Physically active women age slower, study proves July 14, 2017 13:13
A recent study from the University of California San Diego School of Medicine concluded that cells of elderly women who remain inactive for more than 10 hours per day age much faster compared to those of women who remain active throughout their late life.
The differential of activity was determined to be at least 40 minutes of moderate exercise or physically-demanding tasks. The analysis focused on the telomeres, which are small protective structures at the ends of each DNA strand, which serve to protect the cell’s chromosomes but are also an indicator of biological age. Factors known to reduce telomere length are obesity, lack of physical activity, and smoking, and telomere length can also be linked to diverse types of cancer.
Exercise makes you age slower
To understand the association between sedentary time and telomere length, researchers managed to analyze 1,481 elderly white and African-American women from the Women’s Health Initiative. Then, they proceeded to determine the variations of moderate to vigorous intensity physical activity, also known as MVPA.
The median age of the participants was 79.2, as they ranged from 64 years to 95 years of age. They were followed over the course of 10 years as their blood samples were measured and their physical measurements registered, including height, weight, and blood pressure. The women were prompted to wear an accelerometer for a week, while also completing a sleep log and a questionnaire that summarized their physical activity.
Participants wore the accelerometer on their right hip during waking and sleeping hours, except when they took a bath or went swimming. In the questionnaire, they were asked how much time they spent sitting, including “sitting at work, sitting at the table eating, driving, or riding in a car or bus, and sitting up watching TV or talking.”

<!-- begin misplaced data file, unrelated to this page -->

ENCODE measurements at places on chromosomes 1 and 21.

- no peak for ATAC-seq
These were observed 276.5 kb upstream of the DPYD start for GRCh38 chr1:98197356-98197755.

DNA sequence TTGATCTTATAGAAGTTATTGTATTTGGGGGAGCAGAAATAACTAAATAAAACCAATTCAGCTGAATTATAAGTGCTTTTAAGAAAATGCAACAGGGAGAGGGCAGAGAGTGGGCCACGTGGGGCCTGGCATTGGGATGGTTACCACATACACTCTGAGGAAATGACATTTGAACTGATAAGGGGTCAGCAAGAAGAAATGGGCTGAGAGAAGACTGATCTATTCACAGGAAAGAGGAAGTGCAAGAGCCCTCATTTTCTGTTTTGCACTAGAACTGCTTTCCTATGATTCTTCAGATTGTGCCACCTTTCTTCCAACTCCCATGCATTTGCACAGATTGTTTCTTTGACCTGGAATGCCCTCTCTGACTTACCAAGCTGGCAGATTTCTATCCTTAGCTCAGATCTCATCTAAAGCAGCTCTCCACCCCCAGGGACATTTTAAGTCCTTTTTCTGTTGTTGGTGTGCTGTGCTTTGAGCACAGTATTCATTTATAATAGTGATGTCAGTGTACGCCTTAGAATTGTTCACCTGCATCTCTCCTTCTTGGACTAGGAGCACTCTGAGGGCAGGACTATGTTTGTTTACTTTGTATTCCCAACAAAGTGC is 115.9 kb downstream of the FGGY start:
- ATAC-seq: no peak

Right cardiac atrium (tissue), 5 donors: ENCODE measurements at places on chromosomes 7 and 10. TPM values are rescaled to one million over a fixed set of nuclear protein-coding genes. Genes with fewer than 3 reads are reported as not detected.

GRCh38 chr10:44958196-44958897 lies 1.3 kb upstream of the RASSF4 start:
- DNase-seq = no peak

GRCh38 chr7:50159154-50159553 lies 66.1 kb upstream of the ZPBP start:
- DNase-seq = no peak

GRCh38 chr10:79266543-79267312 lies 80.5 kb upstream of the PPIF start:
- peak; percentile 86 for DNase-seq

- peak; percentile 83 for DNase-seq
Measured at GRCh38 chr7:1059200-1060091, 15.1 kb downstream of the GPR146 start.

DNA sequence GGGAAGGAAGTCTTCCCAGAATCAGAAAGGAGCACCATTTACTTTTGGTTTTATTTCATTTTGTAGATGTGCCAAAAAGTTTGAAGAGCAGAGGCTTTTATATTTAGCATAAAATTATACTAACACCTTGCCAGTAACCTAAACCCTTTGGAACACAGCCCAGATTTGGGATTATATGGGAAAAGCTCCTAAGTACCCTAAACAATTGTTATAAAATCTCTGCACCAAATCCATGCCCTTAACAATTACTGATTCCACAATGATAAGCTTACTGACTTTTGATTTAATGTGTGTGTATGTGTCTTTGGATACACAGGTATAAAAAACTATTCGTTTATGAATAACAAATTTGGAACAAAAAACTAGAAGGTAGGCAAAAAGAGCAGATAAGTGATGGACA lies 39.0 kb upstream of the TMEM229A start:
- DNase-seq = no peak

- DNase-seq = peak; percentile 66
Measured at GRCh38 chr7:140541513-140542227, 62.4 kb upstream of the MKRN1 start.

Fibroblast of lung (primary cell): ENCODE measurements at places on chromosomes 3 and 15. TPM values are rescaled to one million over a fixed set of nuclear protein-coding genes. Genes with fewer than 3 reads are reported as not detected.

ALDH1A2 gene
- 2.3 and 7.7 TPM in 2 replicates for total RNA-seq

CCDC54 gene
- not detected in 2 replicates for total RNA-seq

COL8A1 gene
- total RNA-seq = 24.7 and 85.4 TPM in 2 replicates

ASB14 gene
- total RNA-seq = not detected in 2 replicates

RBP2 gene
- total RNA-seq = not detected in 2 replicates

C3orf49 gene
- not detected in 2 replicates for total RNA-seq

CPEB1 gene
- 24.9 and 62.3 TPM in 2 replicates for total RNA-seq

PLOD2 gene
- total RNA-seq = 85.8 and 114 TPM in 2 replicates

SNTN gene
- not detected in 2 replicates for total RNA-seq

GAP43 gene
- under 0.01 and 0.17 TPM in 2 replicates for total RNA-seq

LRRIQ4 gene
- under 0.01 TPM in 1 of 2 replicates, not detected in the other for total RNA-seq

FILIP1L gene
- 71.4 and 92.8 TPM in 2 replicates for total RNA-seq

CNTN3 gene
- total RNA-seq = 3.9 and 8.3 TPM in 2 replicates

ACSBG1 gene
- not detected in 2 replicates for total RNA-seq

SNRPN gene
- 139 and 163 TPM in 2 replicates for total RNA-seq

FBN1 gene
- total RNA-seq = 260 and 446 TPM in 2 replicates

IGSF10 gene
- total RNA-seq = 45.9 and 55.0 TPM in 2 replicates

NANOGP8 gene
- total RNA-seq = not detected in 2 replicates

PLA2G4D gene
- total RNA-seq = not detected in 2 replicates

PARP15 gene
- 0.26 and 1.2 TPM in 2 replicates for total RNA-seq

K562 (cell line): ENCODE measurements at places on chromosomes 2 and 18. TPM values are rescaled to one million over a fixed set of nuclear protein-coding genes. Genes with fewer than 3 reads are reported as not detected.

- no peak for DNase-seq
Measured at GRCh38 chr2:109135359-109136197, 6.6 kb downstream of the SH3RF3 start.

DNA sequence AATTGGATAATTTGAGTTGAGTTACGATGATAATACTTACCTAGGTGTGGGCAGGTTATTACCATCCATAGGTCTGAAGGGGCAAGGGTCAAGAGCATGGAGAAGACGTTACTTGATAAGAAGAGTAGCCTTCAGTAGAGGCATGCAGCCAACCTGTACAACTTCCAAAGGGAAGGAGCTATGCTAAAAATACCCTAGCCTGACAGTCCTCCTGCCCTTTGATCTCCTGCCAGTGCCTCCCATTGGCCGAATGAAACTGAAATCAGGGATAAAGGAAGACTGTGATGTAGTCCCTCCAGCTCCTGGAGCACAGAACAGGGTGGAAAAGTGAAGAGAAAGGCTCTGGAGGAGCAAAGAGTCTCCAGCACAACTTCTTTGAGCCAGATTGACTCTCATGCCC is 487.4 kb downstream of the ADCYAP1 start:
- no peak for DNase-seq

Their medical record was also taken into account, including their history of chronic disease, hypertension, incident diseases, and anything that was expected to shorten their telomere length.
The telomeres were measured blindly, and researchers concluded that participants who had a greater accelerometer measurement of sedentary time were “more likely to be older, white, and obese.” This also goes in hand with a higher chance of suffering from hypertension, chronic diseases, and deficient physical performance.
On a related study, researchers from the University of California reported that exercise and physical activity are known to trigger growth development and well-being, while they also help prevent heart and vascular disease, and aid the mineralization of growing bones, which helps delay osteoporosis in late ages.
The study in telomere length will be transposed to be performed on male participants so it becomes fully apparent that performing regular exercise helps prolong life.
“The general population is inactive, and it’s getting worse. When we think about exercise, we think about muscle, heart, and lungs, but we also know that exercise has effects on the brain, on cognition, on cancer prevention,” stated Professor Sue Bodine, from UC Davis’ College of Biological Sciences.
Source: University of California
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